I’ve always leaned quite heavily on the module for my adventures. I know that creating my own stuff is an area of my DMing that I’m quite weak on, despite it being commonly held to be “one of the greatest rewards” of DMing. I often just don’t know where to start, and I get all wound up on the formatting and literally lose the plot. 4e was a real help for me in that regard. It’s encounter based design paradigm really got me over a hump in adventure design. It felt like one of those Lego sets where you start off building the picture on the front, but can then start to modify it, or strip it back and custom build it. The real genius of 4e was in giving the DM a massive stack of game Lego bricks and instructions for how to put them together. It’s detractors would say the pictures on the front of the metaphorical boxes weren’t the right ones, but what can you do? Can’t please everyone, though Lord knows 5e tries.
Fifth ed goes back to making adventure design as much art as science, and really emphasises the word “story” whenever it can. This is the kind of advice that so many folk will skip right past. That’s cool if you are the sort of DM who can dream up scenarios with no bother, but even if that is you, I’d still advise reading though this. Here’s the elements of adventure list:
A credible threat
Familiar tropes with clever twists
A clear focus on the present
Heroes who matter
Something for all player types
There’s good short advice for each of these elements. It’s not an obvious list, but it does make sense. Next up is the types of adventures with Location Based getting the first of many inspirational tables. Let’s roll to give you a flavour:
Dungeon Goal. 7. Find information needed for a special purpose.
Wilderness Goal. 16. Pursue fleeing foes.
Other Goals. 11. Interfere with the operation of a business.
(I guess you would pick one specific goal, or mix them up for a longer scenario. These ones point to a Slaver type affair?)
Villain. 10. Humanoid cultist
Allies. 8. Raving lunatic.
Patrons. 15. Old friend.
(That ally is a nice touch! Not sure what it means yet, but food for thought)
(All covered in another chapter. Boo.)
1. While travelling in the wilderness, the characters fall into a sinkhole that opens beneath their feet, dropping them into the adventure location
(I think I’ve seen that before? Hidden Shrine of Tamoachan?)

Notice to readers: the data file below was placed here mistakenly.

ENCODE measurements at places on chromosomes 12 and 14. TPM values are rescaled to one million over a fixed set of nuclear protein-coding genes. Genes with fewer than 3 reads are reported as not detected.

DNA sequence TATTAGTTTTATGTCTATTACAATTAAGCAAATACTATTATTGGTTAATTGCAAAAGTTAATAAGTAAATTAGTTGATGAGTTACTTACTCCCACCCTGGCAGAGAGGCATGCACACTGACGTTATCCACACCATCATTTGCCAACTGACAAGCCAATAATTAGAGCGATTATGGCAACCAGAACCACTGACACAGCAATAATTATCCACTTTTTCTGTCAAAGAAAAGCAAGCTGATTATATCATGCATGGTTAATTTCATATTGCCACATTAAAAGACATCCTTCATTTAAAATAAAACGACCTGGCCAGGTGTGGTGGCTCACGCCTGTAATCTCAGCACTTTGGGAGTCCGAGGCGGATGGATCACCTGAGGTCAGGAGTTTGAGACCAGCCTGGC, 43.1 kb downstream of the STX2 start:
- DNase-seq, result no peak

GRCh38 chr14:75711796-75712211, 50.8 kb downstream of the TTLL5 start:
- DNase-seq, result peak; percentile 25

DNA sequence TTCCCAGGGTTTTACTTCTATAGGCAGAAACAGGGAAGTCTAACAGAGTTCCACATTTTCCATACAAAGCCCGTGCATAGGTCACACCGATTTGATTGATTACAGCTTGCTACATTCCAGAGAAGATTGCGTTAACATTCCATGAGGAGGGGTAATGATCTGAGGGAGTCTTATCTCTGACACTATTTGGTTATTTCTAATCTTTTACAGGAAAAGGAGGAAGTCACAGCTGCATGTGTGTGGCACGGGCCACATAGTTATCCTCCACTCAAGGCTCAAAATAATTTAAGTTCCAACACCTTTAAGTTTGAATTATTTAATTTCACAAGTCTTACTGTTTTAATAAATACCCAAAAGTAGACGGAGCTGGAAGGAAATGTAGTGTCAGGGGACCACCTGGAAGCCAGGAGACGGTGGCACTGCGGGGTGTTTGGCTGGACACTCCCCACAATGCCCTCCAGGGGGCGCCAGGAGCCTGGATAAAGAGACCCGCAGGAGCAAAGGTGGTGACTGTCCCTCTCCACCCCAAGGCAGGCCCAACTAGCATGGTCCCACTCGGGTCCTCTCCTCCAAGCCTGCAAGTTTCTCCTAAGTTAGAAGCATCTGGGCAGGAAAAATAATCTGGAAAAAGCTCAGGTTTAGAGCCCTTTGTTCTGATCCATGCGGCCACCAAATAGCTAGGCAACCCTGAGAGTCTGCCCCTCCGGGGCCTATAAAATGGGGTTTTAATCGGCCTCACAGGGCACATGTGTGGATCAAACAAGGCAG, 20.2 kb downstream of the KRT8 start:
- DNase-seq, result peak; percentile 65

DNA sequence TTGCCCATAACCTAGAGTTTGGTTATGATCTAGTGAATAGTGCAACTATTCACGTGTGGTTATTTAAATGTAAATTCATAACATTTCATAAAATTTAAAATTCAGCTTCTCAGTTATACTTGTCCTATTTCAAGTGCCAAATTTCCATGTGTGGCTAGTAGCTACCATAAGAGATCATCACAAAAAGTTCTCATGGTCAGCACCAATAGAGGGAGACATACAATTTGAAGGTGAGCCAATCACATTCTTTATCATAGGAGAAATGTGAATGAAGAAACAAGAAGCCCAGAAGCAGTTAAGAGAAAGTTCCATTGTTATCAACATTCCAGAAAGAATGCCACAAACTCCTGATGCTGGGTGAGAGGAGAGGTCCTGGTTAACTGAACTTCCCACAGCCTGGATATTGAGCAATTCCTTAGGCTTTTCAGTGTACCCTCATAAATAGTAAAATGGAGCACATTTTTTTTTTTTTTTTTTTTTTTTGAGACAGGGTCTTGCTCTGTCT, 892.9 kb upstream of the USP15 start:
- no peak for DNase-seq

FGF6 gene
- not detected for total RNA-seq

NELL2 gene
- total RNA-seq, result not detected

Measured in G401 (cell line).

12. The adventurers must discover the main villains secret weakness before they can hope to defeat that villain.
(Memo to self, bear this in mind when pulling the Monster Manual later. Already thinking: vampire)
Not bad! Looking through these lists it’s clear to see that there are little nods to classic modules of the past, as well as new (to me) little ideas to act as springboards for the imagination. With the rolls I made above, yeah, I could make a nice little adventure out of that.
Then it’s on to Event Based adventures, which are acknowledged as slightly more tricky to plot out. There’s a couple more tables here, concentrating on a villain and their overall goal. Then there’s discussion of specific types of scenario with Mysteries, and Intrigue called out. Finally this section is wrapped up with Framing Events. Let’s roll!
62. Migration of monsters.
(Nice. I like the Koru Behemoths from 13th Age)
And complications, twists and side quests. Phew. That’s going to get you a side of A4 covered in good notes in no time at all. For some games (Dungeon World?) that might be all you have to write. For the rest of us though, the chapter then delves into the nuts and bolts of building encounters.
Page 82 is going to get heavy use at my table, as it’s where the combat budgets are set. It’s not complex, but neither is it foolproof like the 4e version was. The big difference is a return to single monsters as the default combat encounter. 4e loved the cantina band approach, and that’s still possible, but adds in multipliers to XP tables. There’s also explicit guidelines to the ‘adventuring day’ that 4e really hammered home. Here it’s a bit looser, but the structure is available to help everyone stay on message.
And finally, a couple of pages on building Random Encounters tables. These were conspicuously absent in 4e, as everything in that game was tooled to precise tolerances. With the return to vague story ideals, this section uses the old Wandering Monsters trope as a world building device. Yeah ok, I guess. Not for me, but I don’t begrudge it being there.
Overall. A good chapter, full of interesting tables that really help you get past the blank page syndrome. After that it’s all a bit looser, and not massively newbie friendly (perhaps a sample adventure would help here). The sole crunch comes from the XP/encounter stuff and that looks… Ok. With a couple of areas still to be fully explored in later chapters, I’ll leave this chapter on probation for a bit.